14 Lincoln Town Convertible
Lincoln Town Cars can be considered synonymous with the American car industry. Its production started in 1969. For decades, Town Car was first in people's mind when you mention the spacious and luxurious car. In the '70s, it had everything people needed—a huge amount of space and some luxurious items. However, the expectations of the public changed in the modern times. Lincoln Town Car was still incredibly long and wide, with a massive trunk and a soft ride. However, the platform remained basic with an old engine and suspension. Safety and entertainment features also were simply not available. The latest version is from 2003. It has updated mechanicals and some minor changes in styling and interior. However, the Lincoln Town Car is still incredibly unpractical with a weak engine, bad handling, a dated design, and a lack of any modern features.
13 Pontiac Sunfire Convertible
When it was first introduced in 1995, it should've been affordable, slick, and nice to drive. Pontiac planned to replace the Sunbird model with the Sunfire. Those kinds of cars should look cute, but the Sunfire looks vicious, more a man's version of a cheap and small convertible. Crimson red was its dominant color, including its interior. The Firebird model inspired the design of that interior. Still, it had too much of a typical GM’s interior design to look even remotely good. The Pontiac Sunfire's performance was pretty weak as well. The engine was 2.2-liter four-cylinder with a three-speed automatic gearbox. Later, a five-speed manual with a 2.3-liter V4 was available. It's interesting that Buick made a modern version of this car with their Cascada model two years ago.
12 Chrysler LeBaron Convertible
Chrysler used their K platform to make many cars. Only four were pure K platform, and the Chrysler LeBaron was one of them. The model version that's considered one of the worst convertibles ever was introduced in 1977. The first generation of this car looked awful and drove like it, although modern versions have improved a lot and are actually good luxury convertible options. First, the LeBaron had an exterior made out of fake wood. Under the hood was the 2.2-liter turbocharged engine that produces 146 horsepower. That doesn't sound bad, but for a car of this size, but it wasn't enough power. As a result, LeBaron had dreadful acceleration, and it was a complete opposite of a sports convertible. The interior was also full of plastic and wood—not a great combination when driving in the sun. With reliability issues, it's clear why it a was hated vehicle.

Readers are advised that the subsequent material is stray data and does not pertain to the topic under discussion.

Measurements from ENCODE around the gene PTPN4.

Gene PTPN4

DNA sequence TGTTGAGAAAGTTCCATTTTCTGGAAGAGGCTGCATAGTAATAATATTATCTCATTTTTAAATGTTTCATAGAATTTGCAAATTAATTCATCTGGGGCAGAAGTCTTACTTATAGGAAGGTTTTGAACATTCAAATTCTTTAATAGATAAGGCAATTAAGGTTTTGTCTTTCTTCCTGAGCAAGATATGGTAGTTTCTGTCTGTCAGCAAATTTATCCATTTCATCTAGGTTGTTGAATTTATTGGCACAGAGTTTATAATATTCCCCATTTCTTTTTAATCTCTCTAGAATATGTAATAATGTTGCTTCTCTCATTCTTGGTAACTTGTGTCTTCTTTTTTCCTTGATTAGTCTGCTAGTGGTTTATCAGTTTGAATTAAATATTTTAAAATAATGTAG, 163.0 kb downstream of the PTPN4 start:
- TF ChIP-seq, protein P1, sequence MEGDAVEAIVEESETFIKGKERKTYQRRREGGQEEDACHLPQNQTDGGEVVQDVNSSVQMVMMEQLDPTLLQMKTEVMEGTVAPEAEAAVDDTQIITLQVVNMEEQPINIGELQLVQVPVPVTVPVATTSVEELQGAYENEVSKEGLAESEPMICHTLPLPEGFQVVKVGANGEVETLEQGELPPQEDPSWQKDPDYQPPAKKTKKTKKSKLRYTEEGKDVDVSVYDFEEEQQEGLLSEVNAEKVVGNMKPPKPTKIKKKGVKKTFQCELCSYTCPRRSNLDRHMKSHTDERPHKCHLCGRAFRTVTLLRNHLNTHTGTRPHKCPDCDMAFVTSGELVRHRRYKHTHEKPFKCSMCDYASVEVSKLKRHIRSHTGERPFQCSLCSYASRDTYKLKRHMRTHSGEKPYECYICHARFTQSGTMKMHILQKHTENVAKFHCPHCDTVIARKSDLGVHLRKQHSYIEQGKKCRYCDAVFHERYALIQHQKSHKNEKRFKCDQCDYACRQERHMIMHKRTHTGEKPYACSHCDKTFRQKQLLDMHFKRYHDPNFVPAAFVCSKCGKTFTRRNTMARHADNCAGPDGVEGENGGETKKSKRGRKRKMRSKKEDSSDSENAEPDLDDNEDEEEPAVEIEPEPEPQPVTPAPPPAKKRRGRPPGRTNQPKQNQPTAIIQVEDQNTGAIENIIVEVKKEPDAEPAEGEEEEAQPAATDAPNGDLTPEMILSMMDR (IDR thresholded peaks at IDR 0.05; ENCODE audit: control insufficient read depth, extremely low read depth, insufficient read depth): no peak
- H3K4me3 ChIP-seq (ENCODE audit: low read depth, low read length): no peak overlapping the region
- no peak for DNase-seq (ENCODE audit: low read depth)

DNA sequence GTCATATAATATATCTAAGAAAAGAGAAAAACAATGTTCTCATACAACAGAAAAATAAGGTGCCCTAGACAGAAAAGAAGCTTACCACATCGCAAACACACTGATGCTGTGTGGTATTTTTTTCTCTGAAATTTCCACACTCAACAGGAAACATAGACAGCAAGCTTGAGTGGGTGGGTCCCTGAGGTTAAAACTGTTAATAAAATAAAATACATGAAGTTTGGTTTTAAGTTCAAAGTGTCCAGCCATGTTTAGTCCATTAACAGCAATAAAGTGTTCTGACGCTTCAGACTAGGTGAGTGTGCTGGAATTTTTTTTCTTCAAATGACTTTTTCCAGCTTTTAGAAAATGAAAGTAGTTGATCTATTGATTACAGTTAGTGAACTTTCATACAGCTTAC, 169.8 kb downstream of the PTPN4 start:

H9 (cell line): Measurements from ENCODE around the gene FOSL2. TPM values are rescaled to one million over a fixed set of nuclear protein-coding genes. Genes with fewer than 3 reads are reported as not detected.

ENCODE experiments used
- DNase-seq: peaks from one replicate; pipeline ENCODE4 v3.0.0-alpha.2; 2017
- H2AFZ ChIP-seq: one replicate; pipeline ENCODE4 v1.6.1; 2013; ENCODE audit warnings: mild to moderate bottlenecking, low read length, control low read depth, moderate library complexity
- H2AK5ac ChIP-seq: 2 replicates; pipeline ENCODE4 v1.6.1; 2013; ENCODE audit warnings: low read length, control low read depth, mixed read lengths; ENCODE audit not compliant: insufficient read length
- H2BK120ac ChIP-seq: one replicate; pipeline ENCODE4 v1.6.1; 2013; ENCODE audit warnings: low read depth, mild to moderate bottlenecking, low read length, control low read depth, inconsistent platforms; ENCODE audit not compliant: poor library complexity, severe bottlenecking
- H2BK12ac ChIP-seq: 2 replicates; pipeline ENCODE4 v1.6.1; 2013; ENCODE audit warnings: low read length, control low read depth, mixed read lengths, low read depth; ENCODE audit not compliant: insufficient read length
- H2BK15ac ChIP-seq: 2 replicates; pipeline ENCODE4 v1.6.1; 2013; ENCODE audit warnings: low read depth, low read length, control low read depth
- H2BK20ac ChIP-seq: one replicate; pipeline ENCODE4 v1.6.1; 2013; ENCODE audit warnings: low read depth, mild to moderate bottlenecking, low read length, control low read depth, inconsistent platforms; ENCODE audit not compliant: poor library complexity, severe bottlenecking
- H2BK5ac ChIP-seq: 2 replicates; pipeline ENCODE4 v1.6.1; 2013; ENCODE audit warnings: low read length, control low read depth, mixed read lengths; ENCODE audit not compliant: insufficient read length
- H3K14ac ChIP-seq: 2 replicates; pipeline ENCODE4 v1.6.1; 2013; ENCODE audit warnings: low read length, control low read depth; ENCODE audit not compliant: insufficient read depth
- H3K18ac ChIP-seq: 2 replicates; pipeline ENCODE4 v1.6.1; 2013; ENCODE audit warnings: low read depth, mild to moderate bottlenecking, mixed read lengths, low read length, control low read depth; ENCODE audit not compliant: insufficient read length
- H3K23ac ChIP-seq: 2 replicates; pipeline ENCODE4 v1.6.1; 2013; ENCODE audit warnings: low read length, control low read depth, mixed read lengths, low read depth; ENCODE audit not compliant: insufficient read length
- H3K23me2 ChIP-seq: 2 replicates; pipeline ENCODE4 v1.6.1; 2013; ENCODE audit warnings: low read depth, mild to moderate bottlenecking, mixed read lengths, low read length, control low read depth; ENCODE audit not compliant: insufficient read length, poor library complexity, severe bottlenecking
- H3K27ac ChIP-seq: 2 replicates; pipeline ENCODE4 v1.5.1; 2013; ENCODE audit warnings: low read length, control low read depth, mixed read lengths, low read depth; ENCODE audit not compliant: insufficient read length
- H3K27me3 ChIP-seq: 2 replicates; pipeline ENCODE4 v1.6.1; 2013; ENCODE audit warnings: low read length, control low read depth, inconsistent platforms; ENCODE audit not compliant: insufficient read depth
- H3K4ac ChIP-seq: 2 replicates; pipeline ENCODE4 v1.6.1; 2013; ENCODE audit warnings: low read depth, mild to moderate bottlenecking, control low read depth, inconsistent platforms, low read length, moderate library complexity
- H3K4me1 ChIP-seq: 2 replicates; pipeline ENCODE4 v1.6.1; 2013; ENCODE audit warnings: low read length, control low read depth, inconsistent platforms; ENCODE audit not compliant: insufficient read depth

11 Chevrolet Cavalier
The Chevrolet Cavalier is a child of the '80s. It presents General Motor's attempt to offer a small, compact, and fuel-efficient car to rival the Japanese-manufactured ones on the market. Chevrolet Cavalier only had two generations from 1982-2005. Therefore, Chevrolet used an aged platform. Most recent models had a 2.2-liter, four-cylinder engine that produced 120 horsepower. The last update was a 2.4-liter with 150 horsepower. Handling and power were good, considering the price. Sadly, Chevrolet Cavalier has dated interior, bad quality materials, and isn't great for passenger comfort. Every Cavalier version also had poor crash-test scores. Also, its design was outdated, especially on later models. Its price was affordable, but its resale value has always been low. Considering all these problems, Cavalier was simply a bad convertible.
10 Suzuki Samurai
The Suzuki Samurai's history started in 1967 with a name ''Jimney.'' Hope Motor Company built it as the HopeStar ON360 model. However, the small Japanese carmaker was purchased just a year later by Suzuki. They made many changes over the years. The second version of Jimney was renamed into "Samurai" when it entered the US market in 1981. The Suzuki Samurai was peculiar, colorful, optimistic and sporty—a perfect car for the '80s. Under the hood was a small 1.3-liter four-cylinder engine with a pitiful 63 horsepower. Surprisingly, the power and handling were quite good. Suzuki Samurai stormed the American market. Then, first Consumer Reports started to appear. It turned out that the Samurai had a tendency to roll over or flip while taking regular corners at perfectly normal speeds. As a result, instead of being a huge success, the Samurai became a joke.
9 Smart ForTwo Cabrio
The Smart was a huge success for Daimler. It had fun and charming looks and great handling, and it could wriggle into any space or situation on the road. However, Smart’s Fortwo managed to lose everything its predecessor achieved. This isn't a powerful car. Its tiny 0.9-liter engine produces just 89 horsepower. Handling is also compromised, with the Smart's tendency to lean in tight corners. Electric Drive is the best driving option, but the problem is a limited range of just 100 miles (even less in reality) until the next charge is required. The biggest problem with this car is that its engine is rear-mounted with a four-mounted cooling system. This means that it passes directly under the passenger's cabin. Therefore, every rival offers a better overall car than the Smart Fortwo.
8 Nissan Micra C+C
In 2005, Nissan decided to cut the roof of its Micra and call it a car for girls. This shouldn't surprise you because looks are most important in the small-convertible category. However, the Nissan Micra looks weird. It feels top heavy with strange rear windows. The Micra also has a unique electric folding glass roof, which is ugly and unpractical. Driving, though, is good but not much fun. You have a choice between 1.4-liter and a 1.6-liter petrol engine. They both produce 108 horsepower and 153nm of torque. Also, while the handling is responsive, it's also snappy, and the interior is cheap and full of plastic. Maybe that's not surprising considering the vehicle's price. But with so many options on the market, the Micra isn't a good budget-convertible option. Top Gear even puts it on their list of the worst cars of the last 20 years.
7 Chrysler Sebring Convertible